I dont want to allocate memory (unless theres a std:string implication I
    dont understand).

    I want to padd the string created in the function back through a pointer. I
    dont want a new one.
     
    Fred, Feb 9, 2006
    #5
  6. Fred

    red floyd Guest

    Fred wrote:
    > Hi I'm new to the std library.
    > I have a function which reads data and creates a std string from it.
    > I want to pass that back to the calling function as a parameter, not as the
    > function return.
    >
    > I have tried various indirections etc but nothing works.
    >
    > [redacted]


    Simple:

    #include <string>
    void my_read(std::string& s)
    {
    s = loaded data; // PSEUDOCODE!!!!
    }

    int main()
    {
    std::string s;
    my_read(s);
    }
     
    red floyd, Feb 9, 2006
    #6
  7. Fred

    Fred Guest


    > I want to padd the string created in the function back through a pointer.

    I
    > dont want a new one.


    padd = pass
     
    Fred, Feb 9, 2006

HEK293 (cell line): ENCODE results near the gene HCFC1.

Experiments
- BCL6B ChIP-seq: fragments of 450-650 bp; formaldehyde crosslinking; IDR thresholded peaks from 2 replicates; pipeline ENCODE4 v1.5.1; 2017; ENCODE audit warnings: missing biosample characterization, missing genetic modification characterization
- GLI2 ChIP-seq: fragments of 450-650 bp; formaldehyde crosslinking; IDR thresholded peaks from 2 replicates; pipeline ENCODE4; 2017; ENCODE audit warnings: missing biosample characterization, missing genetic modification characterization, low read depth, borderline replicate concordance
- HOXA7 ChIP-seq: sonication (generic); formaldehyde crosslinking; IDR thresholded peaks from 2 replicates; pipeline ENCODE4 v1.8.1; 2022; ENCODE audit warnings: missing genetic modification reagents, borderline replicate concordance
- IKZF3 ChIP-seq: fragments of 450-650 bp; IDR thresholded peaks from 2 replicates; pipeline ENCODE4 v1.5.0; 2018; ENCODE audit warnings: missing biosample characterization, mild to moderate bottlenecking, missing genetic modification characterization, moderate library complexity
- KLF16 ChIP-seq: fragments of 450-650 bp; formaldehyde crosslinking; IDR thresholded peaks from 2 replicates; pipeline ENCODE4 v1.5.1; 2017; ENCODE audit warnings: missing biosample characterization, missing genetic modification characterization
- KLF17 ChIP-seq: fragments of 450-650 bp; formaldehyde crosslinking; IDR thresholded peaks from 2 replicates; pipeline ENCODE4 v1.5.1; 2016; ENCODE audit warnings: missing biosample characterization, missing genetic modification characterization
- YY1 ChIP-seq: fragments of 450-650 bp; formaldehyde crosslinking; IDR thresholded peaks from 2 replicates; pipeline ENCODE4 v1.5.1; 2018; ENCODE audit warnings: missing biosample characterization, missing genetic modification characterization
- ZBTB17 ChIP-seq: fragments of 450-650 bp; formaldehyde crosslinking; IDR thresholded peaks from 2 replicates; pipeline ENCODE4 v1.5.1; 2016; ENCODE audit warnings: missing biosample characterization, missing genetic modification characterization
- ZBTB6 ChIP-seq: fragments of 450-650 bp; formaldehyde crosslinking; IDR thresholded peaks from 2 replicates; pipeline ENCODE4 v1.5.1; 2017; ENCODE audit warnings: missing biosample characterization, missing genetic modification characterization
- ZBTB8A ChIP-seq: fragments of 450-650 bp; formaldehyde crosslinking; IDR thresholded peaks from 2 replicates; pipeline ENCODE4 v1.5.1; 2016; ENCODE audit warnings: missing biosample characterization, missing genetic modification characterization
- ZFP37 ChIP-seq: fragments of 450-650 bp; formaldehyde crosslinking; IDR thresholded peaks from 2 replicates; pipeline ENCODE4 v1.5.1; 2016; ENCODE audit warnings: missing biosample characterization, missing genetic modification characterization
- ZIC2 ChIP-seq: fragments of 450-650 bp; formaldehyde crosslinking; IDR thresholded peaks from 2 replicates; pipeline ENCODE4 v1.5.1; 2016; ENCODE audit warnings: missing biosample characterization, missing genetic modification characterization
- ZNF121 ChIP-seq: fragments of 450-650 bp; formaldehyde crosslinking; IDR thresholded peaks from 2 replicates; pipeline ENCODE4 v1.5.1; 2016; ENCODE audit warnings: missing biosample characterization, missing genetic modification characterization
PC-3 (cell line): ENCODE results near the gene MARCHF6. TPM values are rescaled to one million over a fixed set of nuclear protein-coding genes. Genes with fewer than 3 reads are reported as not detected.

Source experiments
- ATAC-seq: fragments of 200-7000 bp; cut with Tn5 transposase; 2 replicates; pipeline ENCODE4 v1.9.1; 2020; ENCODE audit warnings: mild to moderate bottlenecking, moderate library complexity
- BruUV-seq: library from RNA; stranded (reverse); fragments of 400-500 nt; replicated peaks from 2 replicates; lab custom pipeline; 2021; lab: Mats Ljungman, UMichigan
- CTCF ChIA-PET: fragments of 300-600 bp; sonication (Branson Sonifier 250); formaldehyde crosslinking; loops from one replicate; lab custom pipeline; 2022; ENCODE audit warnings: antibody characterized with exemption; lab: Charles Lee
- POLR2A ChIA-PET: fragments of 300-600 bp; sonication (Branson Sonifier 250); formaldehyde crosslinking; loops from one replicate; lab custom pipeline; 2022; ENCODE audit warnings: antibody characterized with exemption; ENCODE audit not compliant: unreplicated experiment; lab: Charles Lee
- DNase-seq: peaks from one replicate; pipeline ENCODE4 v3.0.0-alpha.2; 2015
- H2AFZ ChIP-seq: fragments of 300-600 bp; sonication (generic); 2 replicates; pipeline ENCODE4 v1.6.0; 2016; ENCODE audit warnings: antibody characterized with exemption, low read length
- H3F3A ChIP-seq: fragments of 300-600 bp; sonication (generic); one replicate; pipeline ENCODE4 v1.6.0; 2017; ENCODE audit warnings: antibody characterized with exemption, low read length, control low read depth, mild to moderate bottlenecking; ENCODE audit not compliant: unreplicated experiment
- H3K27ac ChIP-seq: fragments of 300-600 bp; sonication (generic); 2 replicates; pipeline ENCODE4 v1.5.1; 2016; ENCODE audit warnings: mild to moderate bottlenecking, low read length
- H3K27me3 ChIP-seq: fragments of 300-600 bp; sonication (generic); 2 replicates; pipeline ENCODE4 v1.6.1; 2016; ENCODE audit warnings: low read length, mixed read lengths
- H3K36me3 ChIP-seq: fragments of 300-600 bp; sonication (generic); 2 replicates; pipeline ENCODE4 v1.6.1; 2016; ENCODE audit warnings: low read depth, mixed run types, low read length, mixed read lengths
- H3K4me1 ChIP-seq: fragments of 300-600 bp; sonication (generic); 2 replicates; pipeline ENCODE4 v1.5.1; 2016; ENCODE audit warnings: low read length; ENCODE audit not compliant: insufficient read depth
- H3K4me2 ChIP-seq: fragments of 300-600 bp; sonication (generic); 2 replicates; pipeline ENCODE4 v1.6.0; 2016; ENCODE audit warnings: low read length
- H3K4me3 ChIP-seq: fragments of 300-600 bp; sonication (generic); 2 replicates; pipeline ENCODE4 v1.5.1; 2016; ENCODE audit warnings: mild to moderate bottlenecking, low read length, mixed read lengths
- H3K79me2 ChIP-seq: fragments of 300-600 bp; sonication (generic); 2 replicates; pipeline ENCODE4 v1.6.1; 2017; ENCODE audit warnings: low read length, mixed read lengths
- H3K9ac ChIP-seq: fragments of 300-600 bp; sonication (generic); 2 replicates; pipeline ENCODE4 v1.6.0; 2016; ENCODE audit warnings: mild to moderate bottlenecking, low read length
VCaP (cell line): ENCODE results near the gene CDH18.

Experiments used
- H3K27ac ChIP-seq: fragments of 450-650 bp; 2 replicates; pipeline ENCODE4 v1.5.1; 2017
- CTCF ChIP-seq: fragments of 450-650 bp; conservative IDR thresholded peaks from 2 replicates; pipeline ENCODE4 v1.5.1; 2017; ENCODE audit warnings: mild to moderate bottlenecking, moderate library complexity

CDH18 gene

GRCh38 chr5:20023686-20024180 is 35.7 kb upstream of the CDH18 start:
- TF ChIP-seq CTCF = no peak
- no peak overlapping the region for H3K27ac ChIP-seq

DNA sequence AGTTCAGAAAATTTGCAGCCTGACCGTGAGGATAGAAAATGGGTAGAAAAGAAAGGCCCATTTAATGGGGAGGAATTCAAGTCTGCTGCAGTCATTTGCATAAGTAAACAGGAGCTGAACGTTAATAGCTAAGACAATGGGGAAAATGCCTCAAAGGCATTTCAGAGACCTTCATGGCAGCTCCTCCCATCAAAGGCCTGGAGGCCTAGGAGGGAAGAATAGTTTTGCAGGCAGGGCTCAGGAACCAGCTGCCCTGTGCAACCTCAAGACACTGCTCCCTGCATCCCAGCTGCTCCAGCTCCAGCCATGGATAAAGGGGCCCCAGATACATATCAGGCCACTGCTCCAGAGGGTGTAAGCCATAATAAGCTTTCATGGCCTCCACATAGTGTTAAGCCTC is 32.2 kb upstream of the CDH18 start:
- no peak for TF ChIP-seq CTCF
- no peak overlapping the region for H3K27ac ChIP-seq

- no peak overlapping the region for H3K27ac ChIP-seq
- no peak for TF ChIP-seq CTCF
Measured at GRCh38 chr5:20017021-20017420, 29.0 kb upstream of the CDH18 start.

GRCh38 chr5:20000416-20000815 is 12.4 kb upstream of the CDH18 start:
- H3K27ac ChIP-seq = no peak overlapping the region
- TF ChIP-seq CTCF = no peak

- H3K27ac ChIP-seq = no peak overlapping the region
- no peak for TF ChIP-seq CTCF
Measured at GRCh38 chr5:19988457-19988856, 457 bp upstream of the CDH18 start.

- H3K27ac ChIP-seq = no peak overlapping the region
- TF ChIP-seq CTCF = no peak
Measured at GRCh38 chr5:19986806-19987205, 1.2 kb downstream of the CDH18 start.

#7
  8. Fred wrote:
    > "Stephan Brönnimann" <> wrote in message
    > news:...
    > > Fred wrote:
    > > > Hi I'm new to the std library.
    > > > I have a function which reads data and creates a std string from it.
    > > > I want to pass that back to the calling function as a parameter, not as

    > the
    > > > function return.
    > > >
    > > > I have tried various indirections etc but nothing works.
    > > >
    > > > I want something like this psudo type code:
    > > >
    > > > typedef basic_string<TCHAR> tstring; // string of TCHARs
    > > >
    > > > BOOL readFunction(tstring *pret)

    > >
    > > Use bool instead of BOOL
    > >
    > > > {
    > > > tstring * ptstrpage = new tstring;

    > > Why use a pointer here? The following is enough
    > > tstring ptstrpage;
    > >
    > > > .
    > > > .
    > > > ptstrpage = loaded data

    > >
    > > Suspicous: who is owner of `loaded data'?
    > > I guess it's type is TCHAR* for tstring*
    > > => most probaly a memory leak.
    > >
    > > > pret=ptstrpage;
    > > > return(TRUE)

    > >
    > > return true;
    > >
    > > Memory leak: ptstrpage never deleted.
    > >
    > > > }
    > > >
    > > > callingfunc
    > > > {
    > > >
    > > > tstring * pData1,pData2;